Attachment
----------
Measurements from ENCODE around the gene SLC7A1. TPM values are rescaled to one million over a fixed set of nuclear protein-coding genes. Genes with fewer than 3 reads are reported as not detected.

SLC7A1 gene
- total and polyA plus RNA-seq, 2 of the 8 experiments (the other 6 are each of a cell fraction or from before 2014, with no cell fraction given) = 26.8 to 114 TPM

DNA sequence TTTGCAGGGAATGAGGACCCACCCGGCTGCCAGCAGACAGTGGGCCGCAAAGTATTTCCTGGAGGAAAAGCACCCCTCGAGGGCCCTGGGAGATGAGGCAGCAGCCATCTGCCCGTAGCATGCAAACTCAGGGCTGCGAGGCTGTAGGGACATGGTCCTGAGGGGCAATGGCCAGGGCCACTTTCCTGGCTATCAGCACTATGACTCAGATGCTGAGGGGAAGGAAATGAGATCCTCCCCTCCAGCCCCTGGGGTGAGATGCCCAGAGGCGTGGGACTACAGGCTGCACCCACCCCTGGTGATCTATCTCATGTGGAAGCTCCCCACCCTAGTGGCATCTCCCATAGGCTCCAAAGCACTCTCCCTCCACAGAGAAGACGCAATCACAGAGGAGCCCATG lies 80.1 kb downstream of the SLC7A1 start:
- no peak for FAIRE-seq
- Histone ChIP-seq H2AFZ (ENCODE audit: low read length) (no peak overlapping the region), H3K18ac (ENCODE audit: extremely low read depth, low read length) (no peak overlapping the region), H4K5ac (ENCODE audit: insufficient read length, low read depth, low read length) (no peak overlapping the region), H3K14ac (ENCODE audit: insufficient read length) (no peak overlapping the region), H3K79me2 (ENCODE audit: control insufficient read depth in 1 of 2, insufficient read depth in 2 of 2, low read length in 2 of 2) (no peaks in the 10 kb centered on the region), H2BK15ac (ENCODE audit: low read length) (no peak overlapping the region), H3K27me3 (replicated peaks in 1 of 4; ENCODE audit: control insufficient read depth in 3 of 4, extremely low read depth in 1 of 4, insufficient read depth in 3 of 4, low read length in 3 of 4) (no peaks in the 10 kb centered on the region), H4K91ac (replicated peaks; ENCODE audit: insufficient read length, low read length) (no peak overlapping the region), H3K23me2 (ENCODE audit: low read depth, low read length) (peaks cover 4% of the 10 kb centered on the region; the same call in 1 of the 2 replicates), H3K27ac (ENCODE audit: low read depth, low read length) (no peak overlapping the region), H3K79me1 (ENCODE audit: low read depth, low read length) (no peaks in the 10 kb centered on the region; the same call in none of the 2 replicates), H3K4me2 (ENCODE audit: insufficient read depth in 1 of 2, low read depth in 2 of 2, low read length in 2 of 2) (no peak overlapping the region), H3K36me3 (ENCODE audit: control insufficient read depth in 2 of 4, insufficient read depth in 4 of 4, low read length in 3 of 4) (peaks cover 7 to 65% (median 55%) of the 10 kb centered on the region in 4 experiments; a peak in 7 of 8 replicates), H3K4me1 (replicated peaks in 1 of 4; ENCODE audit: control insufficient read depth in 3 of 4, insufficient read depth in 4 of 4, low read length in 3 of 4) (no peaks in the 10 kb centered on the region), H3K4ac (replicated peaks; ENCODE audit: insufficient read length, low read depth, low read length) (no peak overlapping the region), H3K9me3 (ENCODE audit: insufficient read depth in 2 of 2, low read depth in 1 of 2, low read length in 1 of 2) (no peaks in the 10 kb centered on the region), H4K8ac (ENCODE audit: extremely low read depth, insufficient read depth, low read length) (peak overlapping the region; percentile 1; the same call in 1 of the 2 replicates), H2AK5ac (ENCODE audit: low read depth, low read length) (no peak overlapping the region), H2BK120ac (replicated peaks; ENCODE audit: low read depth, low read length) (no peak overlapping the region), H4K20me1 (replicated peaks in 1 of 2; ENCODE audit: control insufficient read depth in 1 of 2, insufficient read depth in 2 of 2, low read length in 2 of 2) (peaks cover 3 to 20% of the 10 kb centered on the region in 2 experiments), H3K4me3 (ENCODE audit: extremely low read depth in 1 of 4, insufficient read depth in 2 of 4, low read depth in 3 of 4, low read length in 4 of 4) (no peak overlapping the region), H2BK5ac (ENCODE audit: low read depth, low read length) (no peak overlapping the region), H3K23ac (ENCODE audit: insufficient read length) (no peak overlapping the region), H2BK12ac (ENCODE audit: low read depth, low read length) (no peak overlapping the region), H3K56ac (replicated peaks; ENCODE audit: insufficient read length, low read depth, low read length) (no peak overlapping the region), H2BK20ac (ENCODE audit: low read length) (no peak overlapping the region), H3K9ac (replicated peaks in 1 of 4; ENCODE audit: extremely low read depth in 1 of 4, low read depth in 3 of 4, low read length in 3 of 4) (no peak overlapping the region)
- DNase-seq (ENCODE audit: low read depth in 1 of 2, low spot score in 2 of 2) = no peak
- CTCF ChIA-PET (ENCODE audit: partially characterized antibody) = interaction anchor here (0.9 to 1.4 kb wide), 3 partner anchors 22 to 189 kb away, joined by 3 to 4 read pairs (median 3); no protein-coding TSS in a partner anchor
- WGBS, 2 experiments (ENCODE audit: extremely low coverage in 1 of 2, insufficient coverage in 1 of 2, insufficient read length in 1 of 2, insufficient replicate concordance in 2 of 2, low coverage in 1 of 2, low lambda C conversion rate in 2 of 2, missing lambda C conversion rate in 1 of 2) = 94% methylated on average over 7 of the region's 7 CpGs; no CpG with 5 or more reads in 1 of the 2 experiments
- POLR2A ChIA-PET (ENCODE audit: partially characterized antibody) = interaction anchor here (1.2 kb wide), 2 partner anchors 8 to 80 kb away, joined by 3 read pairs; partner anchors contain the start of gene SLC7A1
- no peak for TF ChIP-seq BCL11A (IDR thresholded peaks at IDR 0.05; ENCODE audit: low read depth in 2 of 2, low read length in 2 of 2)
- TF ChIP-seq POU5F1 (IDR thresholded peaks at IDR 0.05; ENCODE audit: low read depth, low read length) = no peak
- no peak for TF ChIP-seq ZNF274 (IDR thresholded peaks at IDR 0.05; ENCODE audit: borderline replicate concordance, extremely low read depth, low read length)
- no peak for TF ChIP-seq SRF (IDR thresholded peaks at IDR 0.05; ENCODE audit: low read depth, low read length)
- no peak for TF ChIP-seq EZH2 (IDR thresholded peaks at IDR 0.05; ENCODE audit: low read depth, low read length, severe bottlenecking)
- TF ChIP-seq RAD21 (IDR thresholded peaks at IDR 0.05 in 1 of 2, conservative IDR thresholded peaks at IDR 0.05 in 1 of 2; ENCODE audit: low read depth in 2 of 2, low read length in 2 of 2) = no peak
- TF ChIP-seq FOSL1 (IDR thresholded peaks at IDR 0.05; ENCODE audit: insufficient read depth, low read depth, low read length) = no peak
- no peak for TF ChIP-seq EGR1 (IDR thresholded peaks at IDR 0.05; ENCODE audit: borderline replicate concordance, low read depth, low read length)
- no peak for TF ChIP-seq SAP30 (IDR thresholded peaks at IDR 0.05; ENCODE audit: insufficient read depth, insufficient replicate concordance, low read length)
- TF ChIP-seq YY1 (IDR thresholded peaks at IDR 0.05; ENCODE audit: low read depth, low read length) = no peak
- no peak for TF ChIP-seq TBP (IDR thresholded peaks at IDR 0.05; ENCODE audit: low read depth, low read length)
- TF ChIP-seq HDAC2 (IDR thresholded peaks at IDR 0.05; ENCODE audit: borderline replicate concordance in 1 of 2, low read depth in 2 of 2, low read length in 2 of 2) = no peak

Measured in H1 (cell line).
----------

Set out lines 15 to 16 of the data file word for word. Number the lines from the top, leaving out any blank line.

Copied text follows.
- no peak for TF ChIP-seq EZH2 (IDR thresholded peaks at IDR 0.05; ENCODE audit: low read depth, low read length, severe bottlenecking)
- TF ChIP-seq RAD21 (IDR thresholded peaks at IDR 0.05 in 1 of 2, conservative IDR thresholded peaks at IDR 0.05 in 1 of 2; ENCODE audit: low read depth in 2 of 2, low read length in 2 of 2) = no peak